Globally, deforestation is a very important source of greenhouse gas emissions. Deforestation that occurs without responsible forest management with reforestation reduces the vegetation’s ability to absorb carbon dioxide. But in Sweden, it is the opposite. Instead of being a source of emissions, Swedish forestry and land use (LULUCF) capture huge amounts of carbon dioxide.

Sweden – one of the world’s most sustainable countries

In 2016, Sweden was one of the OECD countries that emitted at least carbon dioxide per produced value. Only Switzerland had a lower carbon dioxide intensity. Since 1970, Sweden’s production has become six times more efficient.

In 2016, Sweden stood at 0.10 kg CO2 / 2011 PPP USD. The corresponding number of kilos for Switzerland was 0.08 while the EU-28 average was 0.19 and in the world 0.32.

Again, the main contributing factor is that Swedish electricity generation has a low proportion of fossil fuels. A high proportion of fossil-free electricity, mainly hydropower and nuclear power, means that in Sweden we can have an energy-intensive industry while maintaining a low carbon dioxide intensity. An evaluation conducted in 2019 by the International Energy Agency (IEA) shows that Sweden is a leader in the transformation of the energy system.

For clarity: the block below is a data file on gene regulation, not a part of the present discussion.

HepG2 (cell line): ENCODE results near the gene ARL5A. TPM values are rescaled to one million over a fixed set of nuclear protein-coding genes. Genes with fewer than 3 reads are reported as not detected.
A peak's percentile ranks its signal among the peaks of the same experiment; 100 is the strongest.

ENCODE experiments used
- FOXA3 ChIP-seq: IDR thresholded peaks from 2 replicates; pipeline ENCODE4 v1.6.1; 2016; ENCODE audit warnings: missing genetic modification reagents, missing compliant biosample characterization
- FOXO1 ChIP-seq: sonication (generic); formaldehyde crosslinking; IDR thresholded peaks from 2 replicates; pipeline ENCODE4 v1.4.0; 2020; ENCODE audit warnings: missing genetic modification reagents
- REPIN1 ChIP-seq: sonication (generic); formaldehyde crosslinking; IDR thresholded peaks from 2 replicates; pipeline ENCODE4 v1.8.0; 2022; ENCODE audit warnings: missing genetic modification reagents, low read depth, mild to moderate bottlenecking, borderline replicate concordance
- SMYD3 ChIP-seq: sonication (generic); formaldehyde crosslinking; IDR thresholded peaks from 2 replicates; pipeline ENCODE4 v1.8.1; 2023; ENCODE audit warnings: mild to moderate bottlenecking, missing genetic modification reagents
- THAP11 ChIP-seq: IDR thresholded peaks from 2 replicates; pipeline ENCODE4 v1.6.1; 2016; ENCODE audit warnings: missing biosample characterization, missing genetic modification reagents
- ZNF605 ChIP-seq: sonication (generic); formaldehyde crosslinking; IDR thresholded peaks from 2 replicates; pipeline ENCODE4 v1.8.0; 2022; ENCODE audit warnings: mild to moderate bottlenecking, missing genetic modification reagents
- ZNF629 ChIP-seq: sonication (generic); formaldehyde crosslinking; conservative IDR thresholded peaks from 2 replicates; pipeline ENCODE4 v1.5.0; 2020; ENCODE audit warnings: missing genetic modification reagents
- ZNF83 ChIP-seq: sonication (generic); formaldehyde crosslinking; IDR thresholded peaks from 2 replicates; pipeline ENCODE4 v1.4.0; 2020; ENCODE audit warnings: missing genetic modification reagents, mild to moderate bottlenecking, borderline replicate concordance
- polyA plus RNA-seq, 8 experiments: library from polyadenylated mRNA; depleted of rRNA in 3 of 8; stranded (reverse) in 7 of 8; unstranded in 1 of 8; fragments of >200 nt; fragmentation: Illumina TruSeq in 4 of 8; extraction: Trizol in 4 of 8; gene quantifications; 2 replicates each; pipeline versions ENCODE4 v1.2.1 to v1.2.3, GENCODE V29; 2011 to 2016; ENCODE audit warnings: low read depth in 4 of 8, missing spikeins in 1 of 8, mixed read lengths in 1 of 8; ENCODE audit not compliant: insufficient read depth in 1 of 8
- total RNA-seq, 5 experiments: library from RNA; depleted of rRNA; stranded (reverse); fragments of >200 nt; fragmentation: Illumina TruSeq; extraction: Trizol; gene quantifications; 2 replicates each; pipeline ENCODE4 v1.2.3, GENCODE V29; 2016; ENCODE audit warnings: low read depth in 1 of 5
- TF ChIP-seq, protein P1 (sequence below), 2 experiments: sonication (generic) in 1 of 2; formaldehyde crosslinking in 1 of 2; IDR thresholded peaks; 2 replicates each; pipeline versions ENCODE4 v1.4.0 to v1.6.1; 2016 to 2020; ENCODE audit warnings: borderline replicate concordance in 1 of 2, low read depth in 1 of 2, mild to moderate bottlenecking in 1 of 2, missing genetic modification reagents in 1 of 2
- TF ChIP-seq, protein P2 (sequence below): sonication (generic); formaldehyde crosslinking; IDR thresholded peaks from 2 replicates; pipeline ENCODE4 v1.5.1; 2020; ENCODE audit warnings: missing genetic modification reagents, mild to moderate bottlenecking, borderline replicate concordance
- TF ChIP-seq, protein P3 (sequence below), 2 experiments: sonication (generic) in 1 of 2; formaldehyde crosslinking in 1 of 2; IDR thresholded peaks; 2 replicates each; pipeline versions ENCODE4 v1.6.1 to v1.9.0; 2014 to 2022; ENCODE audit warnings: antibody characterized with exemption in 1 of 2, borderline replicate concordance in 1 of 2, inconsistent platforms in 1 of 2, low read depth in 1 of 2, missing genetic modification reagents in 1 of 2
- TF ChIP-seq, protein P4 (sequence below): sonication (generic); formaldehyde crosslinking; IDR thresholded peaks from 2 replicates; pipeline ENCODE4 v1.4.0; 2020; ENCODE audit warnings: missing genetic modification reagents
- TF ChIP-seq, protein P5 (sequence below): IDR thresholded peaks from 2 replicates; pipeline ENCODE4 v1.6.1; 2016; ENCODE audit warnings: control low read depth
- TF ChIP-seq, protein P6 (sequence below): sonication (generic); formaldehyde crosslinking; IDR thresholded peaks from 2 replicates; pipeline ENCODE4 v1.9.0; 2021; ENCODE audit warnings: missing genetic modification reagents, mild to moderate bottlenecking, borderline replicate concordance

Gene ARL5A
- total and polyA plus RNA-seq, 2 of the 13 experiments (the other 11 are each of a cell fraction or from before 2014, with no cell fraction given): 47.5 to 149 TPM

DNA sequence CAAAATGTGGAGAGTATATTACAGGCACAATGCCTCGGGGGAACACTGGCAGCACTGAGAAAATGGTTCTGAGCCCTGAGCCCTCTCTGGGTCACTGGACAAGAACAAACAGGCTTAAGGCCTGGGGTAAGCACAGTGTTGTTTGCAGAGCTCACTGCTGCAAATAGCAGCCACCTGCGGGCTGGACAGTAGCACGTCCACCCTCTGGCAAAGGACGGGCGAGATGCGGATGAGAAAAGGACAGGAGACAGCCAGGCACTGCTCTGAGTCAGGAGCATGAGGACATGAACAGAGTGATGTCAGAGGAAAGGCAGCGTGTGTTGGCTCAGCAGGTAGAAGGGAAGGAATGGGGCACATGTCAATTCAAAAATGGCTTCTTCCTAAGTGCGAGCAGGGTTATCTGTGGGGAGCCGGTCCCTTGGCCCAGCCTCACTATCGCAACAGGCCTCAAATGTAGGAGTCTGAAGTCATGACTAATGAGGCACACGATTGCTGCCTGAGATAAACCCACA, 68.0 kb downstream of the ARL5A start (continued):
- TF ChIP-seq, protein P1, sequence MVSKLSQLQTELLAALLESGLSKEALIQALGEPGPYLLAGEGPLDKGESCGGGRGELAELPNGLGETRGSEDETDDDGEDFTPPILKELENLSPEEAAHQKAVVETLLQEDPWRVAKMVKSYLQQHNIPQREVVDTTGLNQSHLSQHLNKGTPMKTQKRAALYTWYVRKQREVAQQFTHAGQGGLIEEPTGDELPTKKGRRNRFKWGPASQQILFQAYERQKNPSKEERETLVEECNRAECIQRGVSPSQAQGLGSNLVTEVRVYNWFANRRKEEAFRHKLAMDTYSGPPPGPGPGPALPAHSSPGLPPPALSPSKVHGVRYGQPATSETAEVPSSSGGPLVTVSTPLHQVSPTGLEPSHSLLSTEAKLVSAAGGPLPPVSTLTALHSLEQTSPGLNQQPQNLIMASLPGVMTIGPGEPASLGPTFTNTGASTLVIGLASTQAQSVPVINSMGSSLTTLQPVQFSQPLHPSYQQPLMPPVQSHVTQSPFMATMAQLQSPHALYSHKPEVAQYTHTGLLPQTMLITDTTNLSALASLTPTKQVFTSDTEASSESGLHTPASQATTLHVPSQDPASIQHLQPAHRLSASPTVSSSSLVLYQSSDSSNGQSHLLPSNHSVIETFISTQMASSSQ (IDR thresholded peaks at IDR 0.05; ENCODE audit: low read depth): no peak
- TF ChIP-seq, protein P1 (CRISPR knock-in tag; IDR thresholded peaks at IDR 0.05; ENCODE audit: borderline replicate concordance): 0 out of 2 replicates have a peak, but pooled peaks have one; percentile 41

According to the international index CCPI, or the Climate Change Performance Index , which takes into account, among other things, a country’s aggregate results in greenhouse gas emissions, the share of renewable energy, energy use, and climate policy, Sweden is the best in the world in 2019.

According to EPI, the Environmental Performance Index , which is a weighting of a number of environmental criteria established for all countries, Sweden is sixth-best in the world out of a total of 180 countries. Best in this index is Switzerland, followed by France, Denmark, and Malta.

Sweden is also in the top of the world, among OECD countries, in terms of recycling. In 2017, the Swedish market was supplied with 1.3 million tons of packaging for different types of goods and just over 70 percent, or 942,100 tons, were submitted for material recycling. We are best at recycling glass and metal. What is not recycled is incinerated and used for district heating. Landfills are scarce in all of Sweden.

The Global Energy Architecture Performance Index 2016 compares energy systems in the world’s countries and ranks them according to three factors:

  • Economic growth and development – the extent to which a country’s energy architecture contributes to or reduces economic growth
  • Environmental sustainability – impact on the environment from energy production and consumption